Box office

The film grossed $25,123,781 on its opening weekend, falling behind Blades of Glory. Over its theatrical run, it grossed $97,822,171 in the United States and Canada and $71,510,863 in other territories, totaling $169,333,034 worldwide.[4]


Meet the Robinsons
Soundtrack album by
Various artists
ReleasedMarch 27, 2007
LabelWalt Disney
ProducerDanny Elfman
Walt Disney Animation Studios chronology
Chicken Little
Meet the Robinsons
Singles from Meet the Robinsons
  1. "Kids of the Future"
    Released: February 28, 2007
  2. "Little Wonders"
    Released: March 13, 2007

The soundtrack album was released by Walt Disney Records on March 27, 2007. It includes four original songs written for the film, performed by Rufus Wainwright, Jamie Cullum, and Rob Thomas. Contributors to the album beyond the Danny Elfman score include Rufus Wainwright ("The Motion Waltz (Emotional Commotion)"), The All-American Rejects ("The Future Has Arrived"), They Might Be Giants ("There's a Great Big Beautiful Tomorrow"), and the Jonas Brothers ("Kids of the Future"). The track "Little Wonders", recorded by Rob Thomas, reached number 5 on the Billboard AC chart and the top 20 in Australia and Canada.

The song "This Much Fun" by Cowboy Mouth, which was featured in the trailer, was not featured in the film or on the soundtrack. The song "There's a Great Big Beautiful Tomorrow" was originally from the Disneyland attraction General Electric's Carousel of Progress.


1."Another Believer"Rufus Wainwright 
2."Where Is Your Heart At?"Jamie Cullum 
3."Give Me the Simple Life"Jamie Cullum 
4."Little Wonders"Rob Thomas 

Video games

Disney's Meet the Robinsons video game is available from Buena Vista Games for PlayStation 2, Xbox 360, Wii, Nintendo GameCube, Nintendo DS, and PC. The independent England-based company Climax Group developed their own adaption for the Game Boy Advance.

Cancelled sequel

Disneytoon Studios originally planned to make a sequel to the film, tentatively titled Meet the Robinsons 2: First Date.[26] However, when John Lasseter became Walt Disney Animation Studios' new chief creative officer, he called off all future sequels Disneytoon originally planned, including sequels to Chicken Little (2005) and The Aristocats (1970), and refocused on spin-off films and original productions.[26]


  1. "Meet the Robinsons". Australian Classification. Retrieved November 19, 2014.
  2. Simon, Ben (October 24, 2007). "Meet The Robinsons". Animated Views. Retrieved November 19, 2014.
  3. "Meet the Robinsons: 60% of the Movie was Redone".
  4. "Meet the Robinsons". Box Office Mojo. Retrieved January 5, 2012.
  5. Meet the Robinsons (2007) - IMDb, retrieved August 2, 2020
  6. Meet the Robinsons (2007) - IMDb, retrieved August 2, 2020
  7. Both Jordan Fry and Daniel Hansen are listed as voice actors for Lewis on the movie webpages for "Meet the Robinsons" on Disney, Amazon, iTunes, and other official websites.
  8. "Walt Disney Feature Animation Set To Spend 'A Day With Wilbur Robinson' With New Animated Feature Slated For 2006". PR Newswire. January 11, 2004. Retrieved April 15, 2014.
  9. Dunkley, Cathy (January 11, 2004). "Mouse re-tooning animation strategy". Variety. Retrieved April 15, 2014.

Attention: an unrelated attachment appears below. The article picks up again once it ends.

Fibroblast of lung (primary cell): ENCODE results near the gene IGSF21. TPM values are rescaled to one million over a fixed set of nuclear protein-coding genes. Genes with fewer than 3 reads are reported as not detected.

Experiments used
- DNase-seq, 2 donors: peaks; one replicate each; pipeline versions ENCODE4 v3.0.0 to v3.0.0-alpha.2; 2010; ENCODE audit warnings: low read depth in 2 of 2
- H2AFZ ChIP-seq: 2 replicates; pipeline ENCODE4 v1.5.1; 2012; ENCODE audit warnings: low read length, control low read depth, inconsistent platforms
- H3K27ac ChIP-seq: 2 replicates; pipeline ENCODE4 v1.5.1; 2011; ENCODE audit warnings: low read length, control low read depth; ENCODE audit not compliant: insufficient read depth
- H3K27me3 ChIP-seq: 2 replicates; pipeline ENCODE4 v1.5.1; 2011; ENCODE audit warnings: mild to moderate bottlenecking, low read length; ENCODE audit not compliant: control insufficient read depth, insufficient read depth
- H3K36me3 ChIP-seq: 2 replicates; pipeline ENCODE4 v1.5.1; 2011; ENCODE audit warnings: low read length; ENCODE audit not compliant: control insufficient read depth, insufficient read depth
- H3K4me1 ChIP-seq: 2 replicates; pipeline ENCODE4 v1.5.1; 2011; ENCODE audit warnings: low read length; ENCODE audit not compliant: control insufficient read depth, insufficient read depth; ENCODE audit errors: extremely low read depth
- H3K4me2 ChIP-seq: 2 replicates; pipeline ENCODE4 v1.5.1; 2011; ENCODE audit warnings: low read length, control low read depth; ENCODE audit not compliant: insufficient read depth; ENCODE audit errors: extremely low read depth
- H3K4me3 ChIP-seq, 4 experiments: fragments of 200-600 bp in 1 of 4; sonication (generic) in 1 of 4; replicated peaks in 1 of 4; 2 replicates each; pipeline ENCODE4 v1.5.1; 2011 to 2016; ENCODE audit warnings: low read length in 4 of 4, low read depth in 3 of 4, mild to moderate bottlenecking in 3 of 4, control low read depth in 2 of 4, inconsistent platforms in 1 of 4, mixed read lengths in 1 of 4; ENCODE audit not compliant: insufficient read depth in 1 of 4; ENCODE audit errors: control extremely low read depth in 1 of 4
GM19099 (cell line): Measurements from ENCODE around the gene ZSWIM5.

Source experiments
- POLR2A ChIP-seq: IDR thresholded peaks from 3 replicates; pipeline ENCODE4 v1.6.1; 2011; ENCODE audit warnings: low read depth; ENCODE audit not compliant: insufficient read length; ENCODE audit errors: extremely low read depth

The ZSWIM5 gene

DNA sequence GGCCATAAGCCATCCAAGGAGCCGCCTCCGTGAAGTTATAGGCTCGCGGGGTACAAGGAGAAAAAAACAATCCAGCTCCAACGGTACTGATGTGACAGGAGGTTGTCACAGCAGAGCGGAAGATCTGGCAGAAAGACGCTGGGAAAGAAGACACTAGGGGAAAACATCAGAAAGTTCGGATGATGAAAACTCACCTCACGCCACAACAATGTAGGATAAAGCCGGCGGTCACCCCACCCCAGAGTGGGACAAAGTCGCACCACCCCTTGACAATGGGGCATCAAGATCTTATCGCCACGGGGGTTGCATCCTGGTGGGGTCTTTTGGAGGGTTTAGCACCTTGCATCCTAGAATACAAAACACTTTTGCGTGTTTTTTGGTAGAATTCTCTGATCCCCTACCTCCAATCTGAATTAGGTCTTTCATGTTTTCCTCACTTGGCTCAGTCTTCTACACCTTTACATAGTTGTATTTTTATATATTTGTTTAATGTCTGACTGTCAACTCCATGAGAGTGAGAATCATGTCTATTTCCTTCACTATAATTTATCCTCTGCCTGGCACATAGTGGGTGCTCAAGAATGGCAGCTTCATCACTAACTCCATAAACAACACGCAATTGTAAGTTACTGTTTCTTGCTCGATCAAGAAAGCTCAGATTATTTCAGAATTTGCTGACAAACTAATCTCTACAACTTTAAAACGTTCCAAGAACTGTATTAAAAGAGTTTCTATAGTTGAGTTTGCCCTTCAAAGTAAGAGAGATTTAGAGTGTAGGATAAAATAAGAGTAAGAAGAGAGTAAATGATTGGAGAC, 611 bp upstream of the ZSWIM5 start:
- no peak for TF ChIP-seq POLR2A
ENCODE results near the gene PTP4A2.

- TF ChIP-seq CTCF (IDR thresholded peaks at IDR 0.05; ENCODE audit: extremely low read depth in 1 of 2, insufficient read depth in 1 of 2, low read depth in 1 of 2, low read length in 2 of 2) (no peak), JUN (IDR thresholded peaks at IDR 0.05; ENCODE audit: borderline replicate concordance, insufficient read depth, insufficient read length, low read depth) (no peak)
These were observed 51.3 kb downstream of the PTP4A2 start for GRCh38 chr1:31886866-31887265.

10. Bill Desowitz (March 30, 2007). "'Meet The Robinsons': Keep Moving Forward at Disney". Animation World Network. Retrieved September 11, 2020.
  11. Doug Jamieson (May 23, 2020). "THE HOUSE OF MOUSE PROJECT – 'Meet the Robinsons'". The Jam Report. Retrieved September 11, 2020.
  12. M. Holson, Laura (March 5, 2007). "John Lasseter: Disney's new boss re-imagines the Magic Kingdom". The New York Times. Retrieved April 30, 2012.
  13. Carolyn Giardina (March 7, 2007). "New dimension at Real D". Archived from the original on September 30, 2007. Retrieved March 12, 2007.
  14. Peter Sciretta (March 23, 2007). "3D Meet the Robinsons Advertisement, Featurette, and Fun Facts". /Film. Archived from the original on July 11, 2010. Retrieved March 31, 2007.
  15. "Meet The Robinsons (English/French/Spanish DVD)". Archived from the original on July 12, 2007.
  16. McCutcheon, David (August 5, 2011). "Disney's Blu-ray 3D Line-up". IGN. Retrieved November 15, 2014.
  17. "Meet the Robinsons - Video Sales". The Numbers. Retrieved November 15, 2014.
  18. "Meet the Robinsons (2007)". Rotten Tomatoes. Retrieved June 12, 2021.
  19. "Meet the Robinsons Reviews". Metacritic. Retrieved March 30, 2020.
  20. "Meet The Robinsons (2007) Movie Review". Real Movie News.
  21. Minton, Danny (March 29, 2007). "Meet the Robinsons - Critic Review". Beaumont Journal. Archived from the original on April 16, 2014. Retrieved April 21, 2012.
  22. Louise Keller, Andrew L. Urban. "Meet the Robinsons". Australian Urban Cinefile.
  23. "Metacritic: 2007 Film Critic Top Ten Lists". Metacritic. Archived from the original on January 2, 2008. Retrieved January 5, 2008.
  24. A. O. Scott (March 30, 2007). "FILM REVIEW; A Nerdy Orphan Plows Ahead With a Lot of Familiar Novelties". The New York Times.
  25. Lisa Schwarzbaum (March 28, 2007). "Meet the Robinsons (2007)". Entertainment Weekly. Retrieved January 5, 2008.
  26. Hill, Jim (June 20, 2007). "Say "So Long !" to direct-to-video sequels : DisneyToon Studios tunes out Sharon Morrill". Jim Hill Media. Retrieved February 7, 2015.